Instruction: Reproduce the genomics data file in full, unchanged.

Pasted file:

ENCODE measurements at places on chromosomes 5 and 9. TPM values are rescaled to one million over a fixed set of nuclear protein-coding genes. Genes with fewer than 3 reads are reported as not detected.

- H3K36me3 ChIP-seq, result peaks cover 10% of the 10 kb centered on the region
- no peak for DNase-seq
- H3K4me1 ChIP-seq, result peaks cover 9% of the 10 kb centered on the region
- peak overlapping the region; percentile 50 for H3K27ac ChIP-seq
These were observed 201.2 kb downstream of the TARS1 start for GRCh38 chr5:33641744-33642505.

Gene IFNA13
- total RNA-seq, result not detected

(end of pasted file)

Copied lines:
ENCODE measurements at places on chromosomes 5 and 9. TPM values are rescaled to one million over a fixed set of nuclear protein-coding genes. Genes with fewer than 3 reads are reported as not detected.

- H3K36me3 ChIP-seq, result peaks cover 10% of the 10 kb centered on the region
- no peak for DNase-seq
- H3K4me1 ChIP-seq, result peaks cover 9% of the 10 kb centered on the region
- peak overlapping the region; percentile 50 for H3K27ac ChIP-seq
These were observed 201.2 kb downstream of the TARS1 start for GRCh38 chr5:33641744-33642505.

Gene IFNA13
- total RNA-seq, result not detected